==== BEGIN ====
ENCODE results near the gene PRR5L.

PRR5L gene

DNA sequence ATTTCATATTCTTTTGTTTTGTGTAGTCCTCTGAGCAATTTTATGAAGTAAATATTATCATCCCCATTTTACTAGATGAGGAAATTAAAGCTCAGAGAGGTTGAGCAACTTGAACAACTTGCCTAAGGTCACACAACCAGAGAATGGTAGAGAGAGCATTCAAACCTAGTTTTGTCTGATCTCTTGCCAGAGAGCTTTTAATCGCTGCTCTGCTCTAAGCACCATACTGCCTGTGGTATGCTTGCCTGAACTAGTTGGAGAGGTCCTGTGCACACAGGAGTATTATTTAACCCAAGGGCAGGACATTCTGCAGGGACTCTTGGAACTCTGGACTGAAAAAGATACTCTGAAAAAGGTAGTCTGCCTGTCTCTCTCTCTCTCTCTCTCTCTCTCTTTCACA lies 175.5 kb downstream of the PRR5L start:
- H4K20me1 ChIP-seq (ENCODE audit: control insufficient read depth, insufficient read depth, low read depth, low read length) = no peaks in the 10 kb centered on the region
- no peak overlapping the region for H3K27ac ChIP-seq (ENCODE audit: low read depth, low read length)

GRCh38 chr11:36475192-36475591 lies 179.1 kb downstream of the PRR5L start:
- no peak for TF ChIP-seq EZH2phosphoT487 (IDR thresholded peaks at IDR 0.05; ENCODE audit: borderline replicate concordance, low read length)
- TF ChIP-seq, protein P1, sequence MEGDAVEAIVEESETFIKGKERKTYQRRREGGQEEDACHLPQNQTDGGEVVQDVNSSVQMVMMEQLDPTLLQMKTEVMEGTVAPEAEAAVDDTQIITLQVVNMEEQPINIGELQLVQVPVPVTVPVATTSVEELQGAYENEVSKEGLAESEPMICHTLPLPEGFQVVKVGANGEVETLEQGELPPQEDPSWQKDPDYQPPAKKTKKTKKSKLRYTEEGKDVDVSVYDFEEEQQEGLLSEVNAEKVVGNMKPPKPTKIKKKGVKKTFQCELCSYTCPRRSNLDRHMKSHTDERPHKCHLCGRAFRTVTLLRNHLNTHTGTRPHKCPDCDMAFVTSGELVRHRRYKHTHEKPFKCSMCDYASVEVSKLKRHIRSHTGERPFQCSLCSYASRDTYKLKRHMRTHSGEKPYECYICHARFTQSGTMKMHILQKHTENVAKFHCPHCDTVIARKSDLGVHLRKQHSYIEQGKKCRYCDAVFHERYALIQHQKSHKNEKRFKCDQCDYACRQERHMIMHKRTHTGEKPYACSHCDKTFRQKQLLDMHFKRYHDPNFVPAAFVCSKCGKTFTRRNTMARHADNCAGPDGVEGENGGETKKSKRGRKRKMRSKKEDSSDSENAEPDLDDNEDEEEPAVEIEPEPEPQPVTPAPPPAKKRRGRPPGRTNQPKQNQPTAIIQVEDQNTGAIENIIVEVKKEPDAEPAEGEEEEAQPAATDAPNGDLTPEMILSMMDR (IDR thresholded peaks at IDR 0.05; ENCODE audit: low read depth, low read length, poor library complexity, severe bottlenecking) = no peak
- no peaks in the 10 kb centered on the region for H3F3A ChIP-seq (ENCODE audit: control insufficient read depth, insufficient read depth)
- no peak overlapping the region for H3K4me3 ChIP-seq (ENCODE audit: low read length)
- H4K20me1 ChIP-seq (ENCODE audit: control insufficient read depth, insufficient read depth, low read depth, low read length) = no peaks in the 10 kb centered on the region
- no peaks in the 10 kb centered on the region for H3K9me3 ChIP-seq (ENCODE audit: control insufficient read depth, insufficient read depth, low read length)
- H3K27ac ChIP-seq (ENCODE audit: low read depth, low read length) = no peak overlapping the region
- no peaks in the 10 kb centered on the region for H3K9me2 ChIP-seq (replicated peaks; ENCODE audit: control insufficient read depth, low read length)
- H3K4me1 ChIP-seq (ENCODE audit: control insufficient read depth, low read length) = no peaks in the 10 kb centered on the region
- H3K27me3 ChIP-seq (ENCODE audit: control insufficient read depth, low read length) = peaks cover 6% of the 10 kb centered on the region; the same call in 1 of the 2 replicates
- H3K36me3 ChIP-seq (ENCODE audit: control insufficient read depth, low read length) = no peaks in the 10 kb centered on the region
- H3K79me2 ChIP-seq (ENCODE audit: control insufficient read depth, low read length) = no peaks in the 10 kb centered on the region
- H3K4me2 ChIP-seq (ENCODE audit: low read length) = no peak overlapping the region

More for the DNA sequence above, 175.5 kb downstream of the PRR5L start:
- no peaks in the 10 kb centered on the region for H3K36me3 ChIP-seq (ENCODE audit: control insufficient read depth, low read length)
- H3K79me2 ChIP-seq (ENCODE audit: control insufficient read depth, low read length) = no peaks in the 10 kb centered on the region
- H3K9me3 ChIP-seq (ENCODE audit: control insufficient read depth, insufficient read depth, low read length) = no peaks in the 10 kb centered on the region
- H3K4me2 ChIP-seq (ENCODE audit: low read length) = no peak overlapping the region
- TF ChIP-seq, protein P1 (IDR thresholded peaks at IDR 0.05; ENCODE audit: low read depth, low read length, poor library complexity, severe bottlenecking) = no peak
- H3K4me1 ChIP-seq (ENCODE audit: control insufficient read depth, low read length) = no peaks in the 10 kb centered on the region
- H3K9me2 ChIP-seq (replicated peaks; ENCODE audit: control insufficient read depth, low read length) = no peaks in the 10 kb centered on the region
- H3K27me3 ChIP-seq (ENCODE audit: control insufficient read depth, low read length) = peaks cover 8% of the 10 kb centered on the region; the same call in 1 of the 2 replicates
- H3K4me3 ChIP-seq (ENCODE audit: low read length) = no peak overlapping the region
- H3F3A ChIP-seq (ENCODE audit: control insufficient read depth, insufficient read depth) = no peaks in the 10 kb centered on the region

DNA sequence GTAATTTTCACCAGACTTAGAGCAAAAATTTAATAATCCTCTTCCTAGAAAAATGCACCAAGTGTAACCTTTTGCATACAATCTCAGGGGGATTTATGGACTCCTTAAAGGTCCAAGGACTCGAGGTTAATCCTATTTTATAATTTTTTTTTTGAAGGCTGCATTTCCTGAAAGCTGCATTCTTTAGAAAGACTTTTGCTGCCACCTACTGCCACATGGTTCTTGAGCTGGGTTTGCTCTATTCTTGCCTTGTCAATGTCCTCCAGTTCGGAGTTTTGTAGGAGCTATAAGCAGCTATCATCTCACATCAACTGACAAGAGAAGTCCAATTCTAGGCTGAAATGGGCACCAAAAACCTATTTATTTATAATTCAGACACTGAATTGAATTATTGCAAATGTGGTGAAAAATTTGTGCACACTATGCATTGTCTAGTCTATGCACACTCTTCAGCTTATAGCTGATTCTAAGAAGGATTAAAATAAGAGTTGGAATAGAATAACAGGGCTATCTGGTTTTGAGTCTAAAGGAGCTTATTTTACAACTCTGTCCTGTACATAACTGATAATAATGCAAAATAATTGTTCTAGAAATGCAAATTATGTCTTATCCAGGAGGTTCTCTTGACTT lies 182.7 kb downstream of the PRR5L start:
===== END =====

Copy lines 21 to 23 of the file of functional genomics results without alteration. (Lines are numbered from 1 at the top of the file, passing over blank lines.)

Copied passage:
- no peaks in the 10 kb centered on the region for H3K36me3 ChIP-seq (ENCODE audit: control insufficient read depth, low read length)
- H3K79me2 ChIP-seq (ENCODE audit: control insufficient read depth, low read length) = no peaks in the 10 kb centered on the region
- H3K9me3 ChIP-seq (ENCODE audit: control insufficient read depth, insufficient read depth, low read length) = no peaks in the 10 kb centered on the region